As consumers of written texts, we often divide writing into two categories:
In order to be argumentative, writing must:
1. Be focused on a controversial or debatable topic.
2. Defend a position in a debate between two or more opposing sides.
3. Have the goal of proving the correctness of one point of view over another.
Research writing is often incorrectly categorized as non-argumentative. This happens because generic research papers are often evaluated on the quantity and accuracy of external information that they gather, rather than on the persuasive impact they make and the interest they generate among readers.
Even when explicitly asked to construct a thesis statement and support it through researched evidence, beginning writers are likely to pay more attention to such mechanics of research as finding the assigned number of sources and documenting them correctly than to constructing an argument capable of making an impact on the reader.
It's important that, throughout the research and writing process, you pay equal attention to your use of sources and your argumentative thesis.
The art of creating effective arguments is explained and systematized by a discipline called rhetoric.
Writing is about making choices, and knowing the principles of rhetoric allows a writer to make informed choices about various aspects of the writing process. Every act of writing takes places in a specific rhetorical situation.
The three most basic and important components of rhetorical situations are:
These factors help writers select their topics, arrange their material, and make other important decisions about their work.
Good writing always serves a purpose. Texts are created to persuade, entertain, inform, instruct, and so on. In a real writing situation, these discrete purposes are often combined.
The second key element of the rhetorical approach to writing is audience awareness. Readers are an indispensable part of the rhetorical equation, and it is essential for writers to understand their audience and tailor their message to the audience’s needs.
The key principles that you as a writer need to follow in order to reach and affect your audience are:
1. Have a clear idea about who your readers will be.
2. Understand your readers’ previous experiences, knowledge, biases, and expectations, and how these factors can influence their reception of your argument.
3. Keep in mind not only those readers who are physically present or whom you know, but all readers who would benefit from or be influenced by your argument.
4. Choose a style, tone, and medium of presentation appropriate for your intended audience.
Occasion is an important part of the rhetorical situation because writers do not work in a vacuum. Instead, the content, form, and reception of their work by readers are heavily influenced by the conditions in society as well as by the personal situations of their readers.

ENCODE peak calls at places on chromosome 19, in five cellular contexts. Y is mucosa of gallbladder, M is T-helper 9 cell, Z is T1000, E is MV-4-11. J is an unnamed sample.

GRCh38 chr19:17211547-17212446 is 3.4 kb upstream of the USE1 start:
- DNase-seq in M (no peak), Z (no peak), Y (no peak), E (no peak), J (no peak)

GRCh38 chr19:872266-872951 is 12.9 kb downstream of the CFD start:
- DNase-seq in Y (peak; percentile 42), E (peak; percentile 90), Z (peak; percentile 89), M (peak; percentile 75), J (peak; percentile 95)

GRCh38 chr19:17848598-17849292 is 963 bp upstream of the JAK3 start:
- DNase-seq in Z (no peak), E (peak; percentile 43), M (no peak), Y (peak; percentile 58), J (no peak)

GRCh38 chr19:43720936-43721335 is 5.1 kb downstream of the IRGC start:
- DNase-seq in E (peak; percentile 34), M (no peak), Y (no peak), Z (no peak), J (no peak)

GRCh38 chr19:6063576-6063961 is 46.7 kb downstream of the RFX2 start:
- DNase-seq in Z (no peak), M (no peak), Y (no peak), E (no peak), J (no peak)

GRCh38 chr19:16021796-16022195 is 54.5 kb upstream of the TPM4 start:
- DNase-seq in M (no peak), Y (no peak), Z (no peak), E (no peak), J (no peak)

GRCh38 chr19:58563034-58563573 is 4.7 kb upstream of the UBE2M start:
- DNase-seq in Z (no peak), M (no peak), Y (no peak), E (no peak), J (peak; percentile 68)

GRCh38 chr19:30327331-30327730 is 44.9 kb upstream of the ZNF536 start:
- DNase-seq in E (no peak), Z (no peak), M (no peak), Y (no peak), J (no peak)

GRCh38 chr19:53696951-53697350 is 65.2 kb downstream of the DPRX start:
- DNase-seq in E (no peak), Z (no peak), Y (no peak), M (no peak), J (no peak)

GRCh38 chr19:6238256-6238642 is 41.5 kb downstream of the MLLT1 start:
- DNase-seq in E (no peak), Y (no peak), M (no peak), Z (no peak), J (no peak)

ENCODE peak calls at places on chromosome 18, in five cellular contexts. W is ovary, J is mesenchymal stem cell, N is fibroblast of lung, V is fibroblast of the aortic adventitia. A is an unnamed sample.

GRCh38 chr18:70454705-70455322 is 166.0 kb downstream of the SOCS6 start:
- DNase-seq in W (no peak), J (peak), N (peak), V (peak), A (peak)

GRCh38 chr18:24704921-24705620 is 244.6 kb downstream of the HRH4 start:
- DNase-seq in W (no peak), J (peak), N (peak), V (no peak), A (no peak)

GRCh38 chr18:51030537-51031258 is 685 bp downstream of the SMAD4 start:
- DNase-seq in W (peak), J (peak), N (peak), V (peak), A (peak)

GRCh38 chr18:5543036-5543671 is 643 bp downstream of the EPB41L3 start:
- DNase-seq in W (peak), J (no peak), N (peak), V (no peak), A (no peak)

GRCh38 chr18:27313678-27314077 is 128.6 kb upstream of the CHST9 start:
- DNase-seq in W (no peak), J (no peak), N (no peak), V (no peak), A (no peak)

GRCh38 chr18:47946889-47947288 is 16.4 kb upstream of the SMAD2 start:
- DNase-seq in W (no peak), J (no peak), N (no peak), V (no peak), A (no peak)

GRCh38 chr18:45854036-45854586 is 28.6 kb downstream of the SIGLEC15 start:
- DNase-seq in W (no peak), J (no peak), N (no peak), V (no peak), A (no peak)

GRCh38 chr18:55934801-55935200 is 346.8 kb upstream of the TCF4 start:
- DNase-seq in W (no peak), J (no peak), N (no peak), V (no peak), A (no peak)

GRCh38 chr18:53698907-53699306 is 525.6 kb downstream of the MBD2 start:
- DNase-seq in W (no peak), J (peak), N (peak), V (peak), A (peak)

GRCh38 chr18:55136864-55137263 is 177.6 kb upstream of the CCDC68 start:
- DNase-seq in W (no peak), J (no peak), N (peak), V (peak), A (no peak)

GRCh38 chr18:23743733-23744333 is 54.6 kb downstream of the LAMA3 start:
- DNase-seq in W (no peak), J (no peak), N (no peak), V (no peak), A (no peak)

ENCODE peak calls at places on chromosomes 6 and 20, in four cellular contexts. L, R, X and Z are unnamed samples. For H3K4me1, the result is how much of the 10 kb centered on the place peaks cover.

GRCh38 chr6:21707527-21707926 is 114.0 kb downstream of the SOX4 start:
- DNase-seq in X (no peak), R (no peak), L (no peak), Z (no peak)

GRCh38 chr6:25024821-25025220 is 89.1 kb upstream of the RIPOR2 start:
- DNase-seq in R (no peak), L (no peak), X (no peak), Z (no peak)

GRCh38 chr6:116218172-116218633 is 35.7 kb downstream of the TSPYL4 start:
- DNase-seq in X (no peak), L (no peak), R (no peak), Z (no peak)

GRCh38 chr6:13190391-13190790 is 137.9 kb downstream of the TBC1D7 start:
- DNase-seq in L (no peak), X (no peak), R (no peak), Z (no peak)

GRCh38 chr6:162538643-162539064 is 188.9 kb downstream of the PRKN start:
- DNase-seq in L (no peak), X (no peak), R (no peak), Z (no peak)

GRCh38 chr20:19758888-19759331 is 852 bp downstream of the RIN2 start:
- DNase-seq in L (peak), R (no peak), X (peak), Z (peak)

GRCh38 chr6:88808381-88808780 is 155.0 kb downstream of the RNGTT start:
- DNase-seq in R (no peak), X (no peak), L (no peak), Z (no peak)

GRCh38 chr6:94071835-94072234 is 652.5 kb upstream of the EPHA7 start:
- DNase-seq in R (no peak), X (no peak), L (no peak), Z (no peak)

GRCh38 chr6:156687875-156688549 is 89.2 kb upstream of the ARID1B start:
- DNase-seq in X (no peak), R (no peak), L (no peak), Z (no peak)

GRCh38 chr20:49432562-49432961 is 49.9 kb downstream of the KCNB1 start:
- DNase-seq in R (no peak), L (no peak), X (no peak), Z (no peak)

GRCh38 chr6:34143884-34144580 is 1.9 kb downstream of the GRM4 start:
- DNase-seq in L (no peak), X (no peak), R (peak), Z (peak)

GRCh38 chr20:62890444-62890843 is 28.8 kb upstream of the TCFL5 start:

The conditions in which texts are created and read affect every aspect of writing and every stage of the writing process, from topic selection, to decisions about the kinds of arguments used and their arrangement, to the writing style, voice, and persona which the writer wishes to project.
All elements of the rhetorical situation work together in a dynamic relationship. Therefore, awareness of rhetorical occasion and other elements of the context of your writing will help you refine your purpose and understand your audience better.
Similarly, having a clear purpose in mind and knowing your audience will help you understand the context in which you are writing and in which your work will be read.
In order to persuade their readers, writers must use three types of proofs or rhetorical appeals:
Understanding how logos, pathos, and ethos should work together is very important for writers who use research. The key to using the three appeals is to use them in combination with each other, and in moderation.
Appeals to logos are appeals to logic; these appeals use logic to persuade or convince. When you appeal to logic, you appeal to your readers' intelligence, intellect, and understanding of the world.
Logos is thus meant to support your central argument with claims that are based in fact, reason, and logic. In research papers, this typically involves the use of factual information, statistics, examples, and other similar evidence.
Even in argumentative writing, readers want to see facts presented in an unbiased and objective way, and using logical proofs will help you do that.
Appeals to pathos are appeals to emotion; these appeals evoke emotion to persuade or convince. When you appeal to pathos, you appeal to your readers' feelings.
Pathos is thus meant to cause your readers to feel the emotions you want them to feel, such as anger, sadness, or excitement in order to cause them to believe that your thesis is valid.
Appeals to ethos are appeals to credibility; these appeals use the author’s own trustworthiness to persuade or convince. You are establishing and maintaining credibility in the eyes of your readers.
In other words, when writing, think about how you are presenting yourself to your audience. Do you give your readers enough reasons to trust you and your argument, or do you give them reasons to doubt your authority and credibility?
Source: This content has been adapted from Lumen Learning's "Research Writing and Argument" tutorial.